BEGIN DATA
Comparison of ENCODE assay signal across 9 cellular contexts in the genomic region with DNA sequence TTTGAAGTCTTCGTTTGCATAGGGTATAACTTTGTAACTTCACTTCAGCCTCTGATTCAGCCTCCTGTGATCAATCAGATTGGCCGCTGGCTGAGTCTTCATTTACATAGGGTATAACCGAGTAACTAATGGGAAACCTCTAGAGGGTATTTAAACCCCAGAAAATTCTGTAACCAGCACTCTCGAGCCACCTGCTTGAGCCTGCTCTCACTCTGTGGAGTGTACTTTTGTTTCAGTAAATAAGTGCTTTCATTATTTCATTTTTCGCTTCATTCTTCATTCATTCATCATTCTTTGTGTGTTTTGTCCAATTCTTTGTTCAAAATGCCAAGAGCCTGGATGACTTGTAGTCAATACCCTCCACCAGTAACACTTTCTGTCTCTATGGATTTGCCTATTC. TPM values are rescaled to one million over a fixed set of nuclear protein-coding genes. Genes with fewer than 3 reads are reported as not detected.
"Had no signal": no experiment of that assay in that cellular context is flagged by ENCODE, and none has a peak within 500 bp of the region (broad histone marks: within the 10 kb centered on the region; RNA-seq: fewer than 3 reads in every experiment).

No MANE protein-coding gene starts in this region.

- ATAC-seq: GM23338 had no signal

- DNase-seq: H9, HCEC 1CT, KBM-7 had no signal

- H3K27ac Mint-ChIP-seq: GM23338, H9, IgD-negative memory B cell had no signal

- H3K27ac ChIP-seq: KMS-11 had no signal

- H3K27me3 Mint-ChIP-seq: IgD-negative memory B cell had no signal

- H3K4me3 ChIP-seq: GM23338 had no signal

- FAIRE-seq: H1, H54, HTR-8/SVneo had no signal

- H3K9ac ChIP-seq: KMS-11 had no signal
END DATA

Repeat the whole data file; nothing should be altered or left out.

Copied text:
Comparison of ENCODE assay signal across 9 cellular contexts in the genomic region with DNA sequence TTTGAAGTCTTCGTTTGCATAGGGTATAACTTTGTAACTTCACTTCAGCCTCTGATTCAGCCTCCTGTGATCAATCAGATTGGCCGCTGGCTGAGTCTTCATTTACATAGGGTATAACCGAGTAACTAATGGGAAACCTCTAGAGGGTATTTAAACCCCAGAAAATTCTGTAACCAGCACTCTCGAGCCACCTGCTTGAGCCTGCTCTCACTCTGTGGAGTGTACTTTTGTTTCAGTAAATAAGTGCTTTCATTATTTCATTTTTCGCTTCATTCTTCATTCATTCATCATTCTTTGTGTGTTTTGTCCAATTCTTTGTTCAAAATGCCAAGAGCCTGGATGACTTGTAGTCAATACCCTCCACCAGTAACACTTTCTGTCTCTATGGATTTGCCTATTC. TPM values are rescaled to one million over a fixed set of nuclear protein-coding genes. Genes with fewer than 3 reads are reported as not detected.
"Had no signal": no experiment of that assay in that cellular context is flagged by ENCODE, and none has a peak within 500 bp of the region (broad histone marks: within the 10 kb centered on the region; RNA-seq: fewer than 3 reads in every experiment).

No MANE protein-coding gene starts in this region.

- ATAC-seq: GM23338 had no signal

- DNase-seq: H9, HCEC 1CT, KBM-7 had no signal

- H3K27ac Mint-ChIP-seq: GM23338, H9, IgD-negative memory B cell had no signal

- H3K27ac ChIP-seq: KMS-11 had no signal

- H3K27me3 Mint-ChIP-seq: IgD-negative memory B cell had no signal

- H3K4me3 ChIP-seq: GM23338 had no signal

- FAIRE-seq: H1, H54, HTR-8/SVneo had no signal

- H3K9ac ChIP-seq: KMS-11 had no signal